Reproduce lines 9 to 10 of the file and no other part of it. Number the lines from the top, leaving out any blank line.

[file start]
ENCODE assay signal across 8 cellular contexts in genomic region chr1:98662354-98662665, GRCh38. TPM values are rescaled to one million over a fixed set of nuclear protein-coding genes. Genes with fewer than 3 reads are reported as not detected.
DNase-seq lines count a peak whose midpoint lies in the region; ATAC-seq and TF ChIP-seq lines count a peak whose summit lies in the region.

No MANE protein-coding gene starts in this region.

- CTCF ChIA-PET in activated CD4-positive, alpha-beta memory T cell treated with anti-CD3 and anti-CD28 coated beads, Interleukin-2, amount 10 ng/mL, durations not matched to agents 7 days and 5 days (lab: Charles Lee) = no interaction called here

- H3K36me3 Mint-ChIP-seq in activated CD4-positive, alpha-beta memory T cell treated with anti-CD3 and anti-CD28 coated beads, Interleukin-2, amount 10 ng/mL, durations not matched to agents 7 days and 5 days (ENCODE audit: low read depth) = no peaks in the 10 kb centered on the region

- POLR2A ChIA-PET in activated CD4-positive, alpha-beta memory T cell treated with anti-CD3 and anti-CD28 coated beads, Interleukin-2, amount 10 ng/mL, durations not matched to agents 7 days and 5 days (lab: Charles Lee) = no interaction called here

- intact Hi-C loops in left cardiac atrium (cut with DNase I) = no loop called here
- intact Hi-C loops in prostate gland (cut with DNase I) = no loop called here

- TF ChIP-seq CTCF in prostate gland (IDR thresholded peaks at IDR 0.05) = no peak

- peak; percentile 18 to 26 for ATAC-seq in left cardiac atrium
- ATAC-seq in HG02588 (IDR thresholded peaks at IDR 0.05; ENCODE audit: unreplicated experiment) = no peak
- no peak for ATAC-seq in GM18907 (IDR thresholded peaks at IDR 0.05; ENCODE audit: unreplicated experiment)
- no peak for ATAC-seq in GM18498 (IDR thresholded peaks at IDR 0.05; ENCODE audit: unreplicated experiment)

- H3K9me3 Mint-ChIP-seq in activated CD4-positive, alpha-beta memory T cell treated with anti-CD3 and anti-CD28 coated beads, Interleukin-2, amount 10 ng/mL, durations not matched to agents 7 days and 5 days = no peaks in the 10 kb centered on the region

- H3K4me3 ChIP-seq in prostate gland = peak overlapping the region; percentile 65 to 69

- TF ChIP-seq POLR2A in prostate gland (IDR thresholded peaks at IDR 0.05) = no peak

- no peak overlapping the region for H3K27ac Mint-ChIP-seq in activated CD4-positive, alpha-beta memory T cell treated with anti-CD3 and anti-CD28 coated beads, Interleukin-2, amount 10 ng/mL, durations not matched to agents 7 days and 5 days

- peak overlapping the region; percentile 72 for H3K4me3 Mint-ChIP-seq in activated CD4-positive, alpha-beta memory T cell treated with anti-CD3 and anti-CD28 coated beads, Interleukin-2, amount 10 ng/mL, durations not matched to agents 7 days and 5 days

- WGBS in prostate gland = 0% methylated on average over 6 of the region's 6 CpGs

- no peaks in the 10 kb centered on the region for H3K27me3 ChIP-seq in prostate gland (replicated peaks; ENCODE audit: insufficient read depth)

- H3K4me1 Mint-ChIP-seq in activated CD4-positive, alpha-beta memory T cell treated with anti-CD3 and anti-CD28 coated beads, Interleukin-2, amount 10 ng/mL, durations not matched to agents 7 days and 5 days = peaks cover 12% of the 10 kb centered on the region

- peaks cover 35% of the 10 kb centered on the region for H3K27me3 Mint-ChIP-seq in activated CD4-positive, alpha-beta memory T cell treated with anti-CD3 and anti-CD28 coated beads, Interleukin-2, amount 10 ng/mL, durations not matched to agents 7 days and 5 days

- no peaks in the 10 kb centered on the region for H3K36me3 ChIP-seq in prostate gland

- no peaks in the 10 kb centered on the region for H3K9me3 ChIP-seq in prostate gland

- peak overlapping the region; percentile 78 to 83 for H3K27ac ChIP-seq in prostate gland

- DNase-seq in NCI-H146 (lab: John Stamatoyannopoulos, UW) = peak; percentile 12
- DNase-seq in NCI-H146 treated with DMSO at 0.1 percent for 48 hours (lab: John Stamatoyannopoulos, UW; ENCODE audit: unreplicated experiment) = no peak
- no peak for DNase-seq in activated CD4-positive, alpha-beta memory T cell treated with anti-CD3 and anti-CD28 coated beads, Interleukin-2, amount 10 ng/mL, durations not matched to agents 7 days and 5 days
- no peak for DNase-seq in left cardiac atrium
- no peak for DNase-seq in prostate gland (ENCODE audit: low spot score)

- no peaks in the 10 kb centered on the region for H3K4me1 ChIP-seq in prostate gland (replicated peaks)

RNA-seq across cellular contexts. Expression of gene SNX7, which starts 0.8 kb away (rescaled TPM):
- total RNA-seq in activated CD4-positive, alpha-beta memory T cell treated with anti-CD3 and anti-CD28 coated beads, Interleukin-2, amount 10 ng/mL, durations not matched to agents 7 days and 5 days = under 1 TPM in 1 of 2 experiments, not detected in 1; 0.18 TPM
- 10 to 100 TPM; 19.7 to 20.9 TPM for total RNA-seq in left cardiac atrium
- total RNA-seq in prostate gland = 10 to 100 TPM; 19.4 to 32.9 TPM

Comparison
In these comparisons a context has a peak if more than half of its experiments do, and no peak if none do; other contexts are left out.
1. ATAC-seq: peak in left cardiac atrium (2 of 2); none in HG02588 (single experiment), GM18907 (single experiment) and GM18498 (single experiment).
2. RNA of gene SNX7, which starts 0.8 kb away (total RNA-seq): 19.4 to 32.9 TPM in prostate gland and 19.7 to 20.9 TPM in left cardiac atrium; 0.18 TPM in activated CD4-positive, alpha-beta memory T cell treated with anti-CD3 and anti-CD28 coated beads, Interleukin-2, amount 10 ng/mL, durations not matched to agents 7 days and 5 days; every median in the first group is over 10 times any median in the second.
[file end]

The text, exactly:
- TF ChIP-seq CTCF in prostate gland (IDR thresholded peaks at IDR 0.05) = no peak

- peak; percentile 18 to 26 for ATAC-seq in left cardiac atrium